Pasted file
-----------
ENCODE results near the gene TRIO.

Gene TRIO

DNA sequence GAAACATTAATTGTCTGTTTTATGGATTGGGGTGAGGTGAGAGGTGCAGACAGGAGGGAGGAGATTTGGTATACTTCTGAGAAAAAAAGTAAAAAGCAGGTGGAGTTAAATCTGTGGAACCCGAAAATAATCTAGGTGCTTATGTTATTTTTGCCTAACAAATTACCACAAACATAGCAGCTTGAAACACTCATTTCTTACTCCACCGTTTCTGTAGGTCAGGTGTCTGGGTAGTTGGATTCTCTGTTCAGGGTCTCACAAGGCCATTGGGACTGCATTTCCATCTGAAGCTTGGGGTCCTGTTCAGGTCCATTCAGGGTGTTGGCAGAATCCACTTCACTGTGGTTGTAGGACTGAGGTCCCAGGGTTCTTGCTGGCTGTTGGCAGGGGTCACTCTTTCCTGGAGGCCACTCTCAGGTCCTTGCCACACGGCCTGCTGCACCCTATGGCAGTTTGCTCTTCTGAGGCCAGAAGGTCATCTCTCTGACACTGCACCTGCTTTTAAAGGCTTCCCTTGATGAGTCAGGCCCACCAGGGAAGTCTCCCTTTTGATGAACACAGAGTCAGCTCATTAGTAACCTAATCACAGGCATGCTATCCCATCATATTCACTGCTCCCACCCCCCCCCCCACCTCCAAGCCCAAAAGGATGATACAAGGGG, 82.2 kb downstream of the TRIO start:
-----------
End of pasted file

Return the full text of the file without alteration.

ENCODE results near the gene TRIO.

Gene TRIO

DNA sequence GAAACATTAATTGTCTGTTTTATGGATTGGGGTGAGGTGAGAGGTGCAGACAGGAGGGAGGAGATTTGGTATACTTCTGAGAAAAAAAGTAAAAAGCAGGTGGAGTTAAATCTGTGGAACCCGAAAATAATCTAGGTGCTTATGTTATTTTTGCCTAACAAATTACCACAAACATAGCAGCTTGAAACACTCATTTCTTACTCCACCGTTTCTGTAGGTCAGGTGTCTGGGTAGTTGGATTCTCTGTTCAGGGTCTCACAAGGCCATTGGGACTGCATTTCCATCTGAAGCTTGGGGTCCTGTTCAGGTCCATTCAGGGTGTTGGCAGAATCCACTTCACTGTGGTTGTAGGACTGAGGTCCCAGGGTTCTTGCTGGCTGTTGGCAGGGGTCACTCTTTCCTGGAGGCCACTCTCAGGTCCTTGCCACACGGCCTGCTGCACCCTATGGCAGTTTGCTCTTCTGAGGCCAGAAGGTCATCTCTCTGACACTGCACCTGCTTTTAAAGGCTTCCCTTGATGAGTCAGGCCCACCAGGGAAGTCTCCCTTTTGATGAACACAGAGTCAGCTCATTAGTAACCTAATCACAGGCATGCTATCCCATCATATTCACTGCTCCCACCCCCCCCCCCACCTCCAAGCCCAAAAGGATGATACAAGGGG, 82.2 kb downstream of the TRIO start: